Dear Minister! I graduated from Sz. Konarski School in Vilnius several years ago. At that time, the government emphasised Polish schooling not that intensively, at least we, the students, did not experience it so painfully. Without any additional obligatorily schooling offered to our children, I won the contest from Lithuanian language in the last grade among all the students in Lithuania from non-Lithuanian schools. Neither at school nor now I see any “obstacles in the way of choosing a path of life and career”. My 7-year-old daughter Natalia, to whom you addressed the letter, can already freely communicate with her peers in Polish, Lithuanian and Russian. She has quite a rich vocabulary in English, however she has not been in the linguistic environment of this kind so far. I ensure you that she does not need any additional care from your, dear Minister. However, she regrets that in the amended school programme, she will be deprived of lessons and resources from the student basket for different subjects and extra classes. The one who deprives her of it is you, Mr Minister.
Therefore I am asking you – what was the reason for writing this letter and what did you like to achieve through this? I can provide you with hundreds of quotations from scientific and journalistic opinions of the number of Lithuanian activists and national politicians from the perestroyka period and Sąjūdisu (if it is necessary, your business predecessor Zigmas Zinkevičius will appear here in the forefront) to prove that sticking to our native language is one of the most important values in our national life. Both in Lithuanians’ and ours, of Poles. What is the reason for you to recall some invented allowances from introducing restrictions by yourself, what is the reason for you to ensure us and promise? When we lose the language of our fathers, we lose our identity.What you introduce here is clear and undisputedly oriented on “lithuanisation” to a lesser extent and“depolonisation “of the Polish community in Lithuania to a greater extent.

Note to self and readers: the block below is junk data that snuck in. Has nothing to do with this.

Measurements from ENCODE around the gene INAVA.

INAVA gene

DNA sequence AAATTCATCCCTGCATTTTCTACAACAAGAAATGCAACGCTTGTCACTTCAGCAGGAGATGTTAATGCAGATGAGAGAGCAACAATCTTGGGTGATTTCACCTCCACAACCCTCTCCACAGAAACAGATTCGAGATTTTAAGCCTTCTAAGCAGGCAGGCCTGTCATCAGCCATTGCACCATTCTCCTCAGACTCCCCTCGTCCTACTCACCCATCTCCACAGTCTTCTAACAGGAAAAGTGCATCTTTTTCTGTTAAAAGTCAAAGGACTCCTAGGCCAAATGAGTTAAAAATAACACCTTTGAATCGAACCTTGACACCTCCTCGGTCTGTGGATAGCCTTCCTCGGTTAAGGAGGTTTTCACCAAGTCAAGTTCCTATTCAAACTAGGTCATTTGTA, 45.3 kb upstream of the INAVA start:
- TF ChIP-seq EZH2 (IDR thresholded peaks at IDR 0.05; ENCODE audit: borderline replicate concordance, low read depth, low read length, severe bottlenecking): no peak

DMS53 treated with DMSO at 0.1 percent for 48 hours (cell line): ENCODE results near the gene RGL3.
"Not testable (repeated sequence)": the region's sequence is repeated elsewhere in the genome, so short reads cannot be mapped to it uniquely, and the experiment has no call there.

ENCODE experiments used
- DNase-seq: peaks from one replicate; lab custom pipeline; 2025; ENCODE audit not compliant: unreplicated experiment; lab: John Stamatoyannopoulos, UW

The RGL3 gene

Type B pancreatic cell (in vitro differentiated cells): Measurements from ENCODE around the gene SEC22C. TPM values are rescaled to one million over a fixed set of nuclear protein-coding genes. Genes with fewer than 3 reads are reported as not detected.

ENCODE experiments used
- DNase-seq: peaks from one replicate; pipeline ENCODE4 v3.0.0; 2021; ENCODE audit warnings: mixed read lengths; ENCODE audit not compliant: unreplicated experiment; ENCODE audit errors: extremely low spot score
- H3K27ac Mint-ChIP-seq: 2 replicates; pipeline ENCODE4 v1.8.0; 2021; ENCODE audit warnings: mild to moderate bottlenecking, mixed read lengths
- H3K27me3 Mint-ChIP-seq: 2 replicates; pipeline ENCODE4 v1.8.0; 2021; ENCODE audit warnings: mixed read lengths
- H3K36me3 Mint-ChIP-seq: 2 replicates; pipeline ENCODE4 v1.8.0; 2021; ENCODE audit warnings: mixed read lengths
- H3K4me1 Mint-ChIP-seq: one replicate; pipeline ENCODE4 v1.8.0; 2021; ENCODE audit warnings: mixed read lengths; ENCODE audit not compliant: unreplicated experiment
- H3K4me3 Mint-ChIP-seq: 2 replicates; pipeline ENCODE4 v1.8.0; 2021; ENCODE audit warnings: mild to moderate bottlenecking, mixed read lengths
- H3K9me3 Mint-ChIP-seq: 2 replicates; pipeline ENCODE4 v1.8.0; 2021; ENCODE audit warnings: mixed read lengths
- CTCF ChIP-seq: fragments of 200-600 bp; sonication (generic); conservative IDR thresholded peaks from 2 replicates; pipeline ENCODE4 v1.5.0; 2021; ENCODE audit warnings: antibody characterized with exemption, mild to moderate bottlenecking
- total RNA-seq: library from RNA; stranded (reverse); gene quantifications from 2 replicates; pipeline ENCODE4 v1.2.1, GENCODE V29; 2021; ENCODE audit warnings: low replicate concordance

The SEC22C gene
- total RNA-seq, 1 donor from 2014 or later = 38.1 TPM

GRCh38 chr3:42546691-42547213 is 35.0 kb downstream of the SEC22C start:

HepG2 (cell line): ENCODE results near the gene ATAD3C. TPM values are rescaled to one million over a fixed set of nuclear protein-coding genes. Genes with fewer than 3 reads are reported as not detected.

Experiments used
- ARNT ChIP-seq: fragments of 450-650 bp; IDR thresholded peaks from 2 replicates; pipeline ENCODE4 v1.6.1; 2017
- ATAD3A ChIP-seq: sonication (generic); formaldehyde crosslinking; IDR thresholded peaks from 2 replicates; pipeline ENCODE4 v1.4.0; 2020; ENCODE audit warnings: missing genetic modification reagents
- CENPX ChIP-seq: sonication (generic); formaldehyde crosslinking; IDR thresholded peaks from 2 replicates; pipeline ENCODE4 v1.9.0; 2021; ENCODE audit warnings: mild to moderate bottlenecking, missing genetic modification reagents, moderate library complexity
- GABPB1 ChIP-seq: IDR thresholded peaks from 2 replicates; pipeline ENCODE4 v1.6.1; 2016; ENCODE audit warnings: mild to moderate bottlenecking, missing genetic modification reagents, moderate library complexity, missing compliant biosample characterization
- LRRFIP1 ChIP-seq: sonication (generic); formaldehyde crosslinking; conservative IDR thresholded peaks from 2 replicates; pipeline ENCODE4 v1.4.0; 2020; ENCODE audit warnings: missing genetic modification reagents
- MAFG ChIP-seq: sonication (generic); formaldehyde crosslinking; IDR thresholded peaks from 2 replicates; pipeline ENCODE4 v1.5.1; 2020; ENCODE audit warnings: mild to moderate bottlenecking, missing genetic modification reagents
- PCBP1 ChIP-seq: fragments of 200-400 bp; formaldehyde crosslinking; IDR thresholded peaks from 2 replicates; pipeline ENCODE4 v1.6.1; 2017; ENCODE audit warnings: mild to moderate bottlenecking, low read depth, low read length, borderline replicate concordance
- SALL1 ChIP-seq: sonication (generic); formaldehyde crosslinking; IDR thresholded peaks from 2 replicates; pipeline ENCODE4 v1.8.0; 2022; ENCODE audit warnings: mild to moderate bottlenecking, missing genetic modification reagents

Masses of Lithuanians are running away abroad every month. Statistically, 3 million citizens of Lithuania are a part of the political myth by the order of Mrs President or by the chorus of the basketball anthem. By “lithuanizing” Polish children do you want to, together with your government, at least partly compensate for the demographic losses? Dear Minister! You are the member of the present government and today you are – collegiately, as every in every democratic system – liable for the state. I “kindly recommend” you and your government to care for your compatriots and to save them from escaping Lithuania as if it was a plague-ridden country.
I would also appreciate if the people concerned: students, parents, teachers, have the possibility to care for them about the quality of knowledge concerning Lithuanian language, as well as the rest of school subjects (not formally, but practically). In the present situation they were not asked about their preferences, but even their open and massive protests against “making them happy by force” were completely ignored.
Tłumaczenie: Karolina Krześniak (w ramach praktyk w Europejskiej Fundacji Praw Człowieka, www.efhr.eu) Translated by Karolina Krześniak (within the framework of a traineeship programme of the European Foundation of Human Rights, www.efhr.eu)